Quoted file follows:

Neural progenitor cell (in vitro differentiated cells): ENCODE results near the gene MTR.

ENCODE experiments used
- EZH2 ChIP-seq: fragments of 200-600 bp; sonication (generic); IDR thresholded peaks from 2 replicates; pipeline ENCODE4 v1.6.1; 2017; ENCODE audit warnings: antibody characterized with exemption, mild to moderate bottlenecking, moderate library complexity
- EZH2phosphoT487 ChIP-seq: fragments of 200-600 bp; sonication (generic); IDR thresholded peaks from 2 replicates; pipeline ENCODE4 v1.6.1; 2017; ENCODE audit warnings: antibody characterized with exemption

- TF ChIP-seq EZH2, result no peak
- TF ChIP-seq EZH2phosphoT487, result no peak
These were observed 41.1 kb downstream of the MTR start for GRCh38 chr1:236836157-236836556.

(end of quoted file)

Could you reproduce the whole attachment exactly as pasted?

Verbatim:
Neural progenitor cell (in vitro differentiated cells): ENCODE results near the gene MTR.

ENCODE experiments used
- EZH2 ChIP-seq: fragments of 200-600 bp; sonication (generic); IDR thresholded peaks from 2 replicates; pipeline ENCODE4 v1.6.1; 2017; ENCODE audit warnings: antibody characterized with exemption, mild to moderate bottlenecking, moderate library complexity
- EZH2phosphoT487 ChIP-seq: fragments of 200-600 bp; sonication (generic); IDR thresholded peaks from 2 replicates; pipeline ENCODE4 v1.6.1; 2017; ENCODE audit warnings: antibody characterized with exemption

- TF ChIP-seq EZH2, result no peak
- TF ChIP-seq EZH2phosphoT487, result no peak
These were observed 41.1 kb downstream of the MTR start for GRCh38 chr1:236836157-236836556.